Each year, the Institute of Education Sciences (IES) recognizes an outstanding fellow from its Predoctoral Interdisciplinary Research Training Programs in the Education Sciences for academic accomplishments and contributions to education research. For the first time, IES has selected joint recipients for the 2015 award: Meghan McCormick and Eric Taylor. They will receive their awards and present their research at the annual IES Principal Investigators meeting in Washington, D.C. in December 2016.
Meghan completed her Ph.D. in Applied Psychology at New York University and wrote her dissertation on the efficacy of INSIGHTS, a social emotional learning intervention aimed at improving low-income urban students’ academic achievement. She is currently a research associate at MDRC. Eric completed his PhD in the Economics of Education from Stanford University and wrote his dissertation on the contributions of the quality and quantity of classroom instruction to student learning. Eric is currently an assistant professor at the Harvard University Graduate School of Education.
We asked Meghan and Eric how participating in an IES predoctoral training program helped their development as researchers. For more information about the IES predoctoral training program, visit our website.
Having the opportunity to be part of the IES Predoctoral Training Program helped me to develop a set of theoretical, quantitative, and practical skills that I would not have had the opportunity to develop otherwise.
I was drawn to attend NYU (New York University) for my doctoral studies specifically because the school of education at NYU offered the (IES) predoctoral training program, in addition to hosting a core set of faculty with research interests very much aligned with my own. In my first year of graduate school, I quickly became aware that being a part of the IES program allowed me the freedom to study with an interdisciplinary set of scholars who could support multiple components of my training through a diverse set of experiences.
For example, in my work with Elise Cappella, Erin O’Connor, and Sandee McClowry, I was able to learn about the logistics of implementing a cluster-randomized trial across a broad set of schools, and conducting impact analyses to evaluate the efficacy of one social-emotional learning program called INSIGHTS. My experience working with Jim Kemple and Lori Nathanson at the Research Alliance for New York City schools showed me how to use research in a way that was responsive to the needs and goals of education policy makers. Quantitative coursework with Jennifer Hill and Sharon Weinberg helped me to apply rigorous quantitative methods to the data that were collected in schools, and to think concretely about the implications of research design for my future work. Coursework with developmental psychologists conducting policy-relevant research, such as Pamela Morris and Larry Aber, helped me to apply comprehensive theoretical framing when examining research questions of interest, and interpreting results. In addition, I have always been primarily interested in conducting interdisciplinary research that is responsive to policy and practice. My dissertation research grew out of my interest in learning about interdisciplinary methods for causal inference and applying them to research questions I had about how, for whom, and under what circumstances the social-emotional learning program I helped to evaluate effected outcomes for low-income students.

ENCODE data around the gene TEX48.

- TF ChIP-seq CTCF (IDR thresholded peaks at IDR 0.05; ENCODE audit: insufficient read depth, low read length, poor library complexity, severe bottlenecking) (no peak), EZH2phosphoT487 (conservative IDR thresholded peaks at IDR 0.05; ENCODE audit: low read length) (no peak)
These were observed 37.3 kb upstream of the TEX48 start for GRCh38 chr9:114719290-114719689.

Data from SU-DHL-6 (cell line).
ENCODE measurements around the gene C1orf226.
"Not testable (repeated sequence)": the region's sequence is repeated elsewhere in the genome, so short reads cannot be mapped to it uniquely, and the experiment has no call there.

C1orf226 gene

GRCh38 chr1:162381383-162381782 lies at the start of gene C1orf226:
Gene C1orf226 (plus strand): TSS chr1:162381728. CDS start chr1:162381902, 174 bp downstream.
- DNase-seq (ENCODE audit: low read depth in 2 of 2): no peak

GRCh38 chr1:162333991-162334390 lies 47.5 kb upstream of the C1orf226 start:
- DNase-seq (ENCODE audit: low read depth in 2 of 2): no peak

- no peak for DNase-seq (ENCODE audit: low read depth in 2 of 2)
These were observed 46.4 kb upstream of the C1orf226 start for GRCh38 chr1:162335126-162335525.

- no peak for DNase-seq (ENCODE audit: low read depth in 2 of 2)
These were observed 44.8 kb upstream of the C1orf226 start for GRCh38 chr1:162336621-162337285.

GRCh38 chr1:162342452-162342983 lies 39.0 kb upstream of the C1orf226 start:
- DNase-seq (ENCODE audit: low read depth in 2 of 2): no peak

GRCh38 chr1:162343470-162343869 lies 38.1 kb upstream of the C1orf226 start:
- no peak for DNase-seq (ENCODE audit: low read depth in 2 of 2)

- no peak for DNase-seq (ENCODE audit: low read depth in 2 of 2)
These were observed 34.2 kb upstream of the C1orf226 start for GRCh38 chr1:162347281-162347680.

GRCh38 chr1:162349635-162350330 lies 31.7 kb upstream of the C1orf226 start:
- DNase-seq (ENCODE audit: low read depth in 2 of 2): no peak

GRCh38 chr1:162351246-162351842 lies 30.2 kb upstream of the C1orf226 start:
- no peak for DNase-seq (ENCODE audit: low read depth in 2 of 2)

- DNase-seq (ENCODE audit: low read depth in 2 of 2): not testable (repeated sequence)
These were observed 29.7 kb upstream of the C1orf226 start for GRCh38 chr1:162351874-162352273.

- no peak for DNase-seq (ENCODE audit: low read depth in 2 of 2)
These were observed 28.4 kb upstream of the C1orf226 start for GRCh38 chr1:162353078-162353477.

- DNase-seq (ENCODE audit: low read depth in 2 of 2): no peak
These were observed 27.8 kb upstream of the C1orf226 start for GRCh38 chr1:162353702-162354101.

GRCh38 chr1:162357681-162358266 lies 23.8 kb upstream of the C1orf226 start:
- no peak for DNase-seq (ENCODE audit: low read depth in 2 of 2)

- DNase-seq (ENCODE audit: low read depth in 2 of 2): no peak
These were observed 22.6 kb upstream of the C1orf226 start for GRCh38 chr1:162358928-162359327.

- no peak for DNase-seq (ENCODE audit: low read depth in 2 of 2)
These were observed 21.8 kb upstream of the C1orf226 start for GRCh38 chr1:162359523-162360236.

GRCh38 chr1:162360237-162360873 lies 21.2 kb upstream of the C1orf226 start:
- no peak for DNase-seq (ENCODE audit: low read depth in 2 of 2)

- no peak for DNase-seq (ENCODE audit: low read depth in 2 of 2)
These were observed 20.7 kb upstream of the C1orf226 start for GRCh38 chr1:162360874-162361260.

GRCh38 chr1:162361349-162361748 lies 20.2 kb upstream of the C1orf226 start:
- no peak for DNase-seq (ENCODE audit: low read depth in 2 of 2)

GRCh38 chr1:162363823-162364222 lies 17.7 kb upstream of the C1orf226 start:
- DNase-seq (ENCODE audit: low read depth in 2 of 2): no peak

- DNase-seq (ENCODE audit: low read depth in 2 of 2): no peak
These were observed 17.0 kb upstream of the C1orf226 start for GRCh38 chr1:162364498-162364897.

Most importantly, perhaps, having been part of the IES program’s collaborative and interdisciplinary community helped me to identify the type of research I wanted to do after finishing graduate school. Primarily, I knew that I wanted to conduct policy-relevant research, using the most rigorous quantitative methods available, with a team of researchers coming from different backgrounds. This realization led me to work at MDRC, where I have been working with JoAnn Hsueh and other colleagues to apply my skills from the predoctoral training program in new research design work that is responsive to critical policy questions in early education policy and practice right now. I feel prepared for this new work given the opportunities that the IES program afforded me across the last five years.
I would emphasize two benefits. First, the IES program at Stanford helped me create and strengthen professional relationships with other education researchers and practitioners. Those relationships provided important opportunities to learn skills in ways that could not happen in the classroom but also complemented the excellent classroom instruction. The new relationships were diverse: other graduate students in different disciplines, Stanford faculty and faculty at other institutions, and, critically, practitioners and policy makers. For example, supported by my fellowship, I joined faculty at (the University of) Michigan and Columbia (University) working with the DC Public Schools to improve teacher applicant screening and hiring.
Second, those relationships combined with the financial support of the fellowship made it possible to work on new and timely research projects. During my time as an IES predoc, with collaborators at Brown, we started a researcher-practitioner partnership with colleges at the Tennessee Department of Education. The resulting work has taught me much about the day-to-day realities of school policy making and management, and how research can and cannot help. The partnership with Tennessee also grew into a five-year grant from IES, which began last year, to study state policy and teacher development through evaluation.
In short, I am certain my career is much further along today than it would have been without the IES predoc fellowship.
By Katina Stapleton, Education Research Analyst, National Center for Education Research